Santos’ Breakout

If you’ve ever listened to a broadcast when a struggling power pitcher is on the mound, you’ve inevitably heard the sermon on why good stuff isn’t enough to succeed in the big leagues, but that you have to know how to pitch, which only comes through years of experience and learning.

Sergio Santos would beg to differ. The former shortstop, drafted in the first round by the Arizona Diamondbacks in 2002, gave up on hitting last year after an eight year minor league career. The White Sox turned him into a relief pitcher, hoping that his strong arm would translate into success on the mound, but it was a rough transition to say the least. He threw 28 2/3 innings, gave up 37 hits, walked 20, struck out 30, and posted an 8.16 ERA. The velocity was there, but the results were not.

It was just the first year of the experiment, however. He came to camp showing significantly better command and, mostly because he was out of options, made the White Sox bullpen. His performance to date has been nothing short of shocking.

His season line, including today’s performance: 14 1/3 IP, 8 H, 1 ER, 7 BB, 18 K.

This is a guy who entered the year with less than 30 professional innings under his belt. He was nothing short of terrible in his first exposure to pitching, and yet, here he is in the big leagues, blowing hitters away.

He’s mixing three pitches – a mid 90s fastball, a hard biting slider, and a surprisingly good change-up. He’s been good against both left-handed and right-handed hitters. He’s throwing strikes, getting ahead in counts, and forcing hitters to chase nasty breaking balls in the dirt.

Yes, it’s 14 innings, but so far, Sergio Santos is out-pitching almost every big name reliever in baseball. It’s a testament to how much improvement he made in spring training, the skills of White Sox pitching coach Don Cooper, and, truthfully, how very easy it is to be a relief pitcher if you have a good arm. And Sergio Santos has a very, very good arm.



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Dave is the Managing Editor of FanGraphs.


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BaconSlayer09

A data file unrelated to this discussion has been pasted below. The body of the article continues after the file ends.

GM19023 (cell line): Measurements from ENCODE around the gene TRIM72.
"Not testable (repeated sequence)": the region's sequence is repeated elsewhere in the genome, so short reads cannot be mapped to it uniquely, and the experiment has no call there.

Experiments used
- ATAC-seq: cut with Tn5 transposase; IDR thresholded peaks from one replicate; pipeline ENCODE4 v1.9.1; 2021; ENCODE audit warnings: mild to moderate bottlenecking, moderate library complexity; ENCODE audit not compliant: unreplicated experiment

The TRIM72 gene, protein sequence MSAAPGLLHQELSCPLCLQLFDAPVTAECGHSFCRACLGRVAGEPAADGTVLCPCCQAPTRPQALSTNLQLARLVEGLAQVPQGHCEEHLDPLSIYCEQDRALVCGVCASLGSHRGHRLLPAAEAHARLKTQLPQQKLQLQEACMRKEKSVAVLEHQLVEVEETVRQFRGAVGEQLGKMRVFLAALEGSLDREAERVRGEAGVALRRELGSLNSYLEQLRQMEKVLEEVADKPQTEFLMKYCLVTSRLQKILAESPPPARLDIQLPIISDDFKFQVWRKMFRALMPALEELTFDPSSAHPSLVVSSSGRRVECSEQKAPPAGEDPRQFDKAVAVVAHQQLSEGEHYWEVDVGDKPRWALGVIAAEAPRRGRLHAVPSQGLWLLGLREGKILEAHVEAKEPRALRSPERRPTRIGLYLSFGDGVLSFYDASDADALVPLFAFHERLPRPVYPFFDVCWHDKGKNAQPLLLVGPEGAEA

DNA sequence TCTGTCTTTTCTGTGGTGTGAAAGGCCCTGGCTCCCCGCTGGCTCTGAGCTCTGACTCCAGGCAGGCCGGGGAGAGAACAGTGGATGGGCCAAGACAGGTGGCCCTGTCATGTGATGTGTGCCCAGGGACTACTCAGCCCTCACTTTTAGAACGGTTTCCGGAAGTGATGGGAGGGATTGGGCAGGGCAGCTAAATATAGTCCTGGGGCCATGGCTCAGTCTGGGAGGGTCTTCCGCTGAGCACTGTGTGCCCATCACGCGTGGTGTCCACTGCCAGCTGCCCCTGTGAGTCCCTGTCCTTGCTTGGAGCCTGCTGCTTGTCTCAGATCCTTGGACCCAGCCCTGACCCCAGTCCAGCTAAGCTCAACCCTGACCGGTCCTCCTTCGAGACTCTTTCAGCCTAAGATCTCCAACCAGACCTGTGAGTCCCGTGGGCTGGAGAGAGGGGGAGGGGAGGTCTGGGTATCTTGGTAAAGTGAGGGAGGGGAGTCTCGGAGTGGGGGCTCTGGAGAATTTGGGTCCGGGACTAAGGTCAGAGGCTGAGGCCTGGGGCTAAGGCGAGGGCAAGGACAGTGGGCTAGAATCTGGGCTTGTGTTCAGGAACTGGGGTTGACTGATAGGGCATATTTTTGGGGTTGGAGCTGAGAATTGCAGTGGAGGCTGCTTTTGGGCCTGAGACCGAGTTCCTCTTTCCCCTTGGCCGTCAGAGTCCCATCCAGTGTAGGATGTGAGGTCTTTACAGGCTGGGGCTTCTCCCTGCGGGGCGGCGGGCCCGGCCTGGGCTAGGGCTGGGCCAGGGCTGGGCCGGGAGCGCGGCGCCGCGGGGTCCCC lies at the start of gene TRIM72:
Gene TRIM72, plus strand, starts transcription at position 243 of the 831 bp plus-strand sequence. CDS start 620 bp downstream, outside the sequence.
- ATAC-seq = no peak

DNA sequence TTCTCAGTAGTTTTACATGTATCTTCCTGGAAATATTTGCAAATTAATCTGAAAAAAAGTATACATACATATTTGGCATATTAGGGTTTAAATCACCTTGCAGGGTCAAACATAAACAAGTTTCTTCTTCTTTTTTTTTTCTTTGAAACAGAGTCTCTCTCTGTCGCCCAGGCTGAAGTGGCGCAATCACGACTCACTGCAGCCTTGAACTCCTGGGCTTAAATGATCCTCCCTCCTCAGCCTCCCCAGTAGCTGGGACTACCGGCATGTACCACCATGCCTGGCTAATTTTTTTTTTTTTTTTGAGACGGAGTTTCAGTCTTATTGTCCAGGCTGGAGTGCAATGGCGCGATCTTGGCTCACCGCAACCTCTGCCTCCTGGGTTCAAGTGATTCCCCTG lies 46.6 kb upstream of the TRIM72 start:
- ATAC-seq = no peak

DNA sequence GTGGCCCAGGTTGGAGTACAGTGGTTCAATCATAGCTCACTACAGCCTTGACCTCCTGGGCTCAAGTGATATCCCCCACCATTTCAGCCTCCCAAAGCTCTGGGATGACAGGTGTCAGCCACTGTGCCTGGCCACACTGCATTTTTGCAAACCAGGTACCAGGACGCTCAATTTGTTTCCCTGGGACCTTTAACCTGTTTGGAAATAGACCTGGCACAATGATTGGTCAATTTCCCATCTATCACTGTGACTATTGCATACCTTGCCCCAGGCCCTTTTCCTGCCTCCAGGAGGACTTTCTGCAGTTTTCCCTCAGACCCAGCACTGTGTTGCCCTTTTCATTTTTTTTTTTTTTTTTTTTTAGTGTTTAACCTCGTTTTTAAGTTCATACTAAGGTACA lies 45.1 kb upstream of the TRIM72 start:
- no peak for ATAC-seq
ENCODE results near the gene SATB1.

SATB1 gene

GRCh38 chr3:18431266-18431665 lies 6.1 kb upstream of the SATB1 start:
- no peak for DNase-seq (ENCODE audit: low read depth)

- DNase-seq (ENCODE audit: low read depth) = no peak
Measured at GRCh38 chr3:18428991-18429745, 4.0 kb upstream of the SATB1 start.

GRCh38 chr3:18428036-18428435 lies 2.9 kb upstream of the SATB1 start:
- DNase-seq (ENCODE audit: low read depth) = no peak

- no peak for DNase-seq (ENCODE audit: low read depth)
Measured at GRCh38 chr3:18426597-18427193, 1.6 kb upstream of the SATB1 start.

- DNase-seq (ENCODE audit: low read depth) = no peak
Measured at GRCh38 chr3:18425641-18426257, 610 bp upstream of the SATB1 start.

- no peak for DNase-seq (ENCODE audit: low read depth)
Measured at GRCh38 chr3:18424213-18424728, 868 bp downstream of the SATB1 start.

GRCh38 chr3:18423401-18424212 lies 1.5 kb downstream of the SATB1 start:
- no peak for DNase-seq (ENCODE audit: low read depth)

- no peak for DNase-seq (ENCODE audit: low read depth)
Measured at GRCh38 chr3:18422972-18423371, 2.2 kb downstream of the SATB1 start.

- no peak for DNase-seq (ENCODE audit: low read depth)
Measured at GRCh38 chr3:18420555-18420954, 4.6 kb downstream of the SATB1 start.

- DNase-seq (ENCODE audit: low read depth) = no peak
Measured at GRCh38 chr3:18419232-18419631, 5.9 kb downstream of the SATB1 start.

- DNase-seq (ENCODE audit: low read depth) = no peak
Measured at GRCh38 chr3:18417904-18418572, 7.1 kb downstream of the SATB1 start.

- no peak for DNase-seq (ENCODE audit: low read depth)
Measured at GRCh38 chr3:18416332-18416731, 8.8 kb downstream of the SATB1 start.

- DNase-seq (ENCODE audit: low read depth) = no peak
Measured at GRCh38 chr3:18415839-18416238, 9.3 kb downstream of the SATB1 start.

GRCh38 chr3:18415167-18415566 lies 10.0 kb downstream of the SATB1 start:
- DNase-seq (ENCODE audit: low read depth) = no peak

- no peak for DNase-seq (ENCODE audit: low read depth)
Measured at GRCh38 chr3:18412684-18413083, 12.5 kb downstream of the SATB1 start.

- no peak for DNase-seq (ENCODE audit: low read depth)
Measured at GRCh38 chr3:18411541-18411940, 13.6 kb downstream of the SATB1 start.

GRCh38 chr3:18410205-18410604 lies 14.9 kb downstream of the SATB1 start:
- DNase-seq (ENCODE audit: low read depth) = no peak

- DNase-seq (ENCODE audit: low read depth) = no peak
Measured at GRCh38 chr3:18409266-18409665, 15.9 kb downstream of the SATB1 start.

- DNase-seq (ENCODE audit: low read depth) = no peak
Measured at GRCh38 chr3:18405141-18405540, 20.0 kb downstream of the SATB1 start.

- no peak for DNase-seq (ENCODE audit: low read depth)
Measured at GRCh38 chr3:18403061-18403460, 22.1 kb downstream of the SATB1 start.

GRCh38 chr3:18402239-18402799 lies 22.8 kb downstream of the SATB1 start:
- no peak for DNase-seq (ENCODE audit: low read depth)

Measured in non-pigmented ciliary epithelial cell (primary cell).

Member
6 years 1 month ago

The guy was put in some big situations too and ended up succeeding for the most part.

Even when he didn’t have his command today, he got out of a bases loaded jam by getting Cabrera to hit a ball right at Andruw Jones.

He’s a potential closer, he sure has the stuff to do it and so far, he looks to be mentally capable.

I’d like nothing more than him to replace Bobby Jenks.

joser
Guest
joser
6 years 1 month ago

Everybody’s been trying to do away with Jenks for years and he just keeps coming back like some kind of bad zombie movie.

airlifting
Member
airlifting
6 years 1 month ago

this isn’t allowed, dave….you hate the white sox.

brendan
Guest
brendan
6 years 1 month ago

hope the giants can find similar value in tony pena jr

larry
Guest
6 years 1 month ago

he didn’t make the team mostly because he was out of options. that may have been the talk early in spring training but it was fairly obvious by the end of spring training that he earned it. there certainly isn’t another reliever in the minors who was better than him.

realitypolice
Guest
realitypolice
6 years 1 month ago

Congrats on the ridiculous hyperbole in the penultimate sentence, Dave! Yes, “how very easy it is to be a relief pitcher if you have”:
Kyle Farnsworth’s
Radhames Liz’s
Joel Zumaya’s
Seth McClung’s
Daniel Cabrera’s
(Or to pull a few other converted position guys, Warner Madrigal’s or Jose Arredondo’s)
arm!

You can say it’s *easier* if you have a great arm. But really, name a field where it isn’t easier to have more success with better underlying skills.

Peterfox
Guest
Peterfox
6 years 1 month ago

Get a grip, man.

PG
Guest
PG
5 years 8 months ago

I actually think he makes a valid point. If you think it’s “easy” to be a reliever just because you have a good arm you’re delirious. That’s simply a ridiculous comment to make. Incredibly ignorant.

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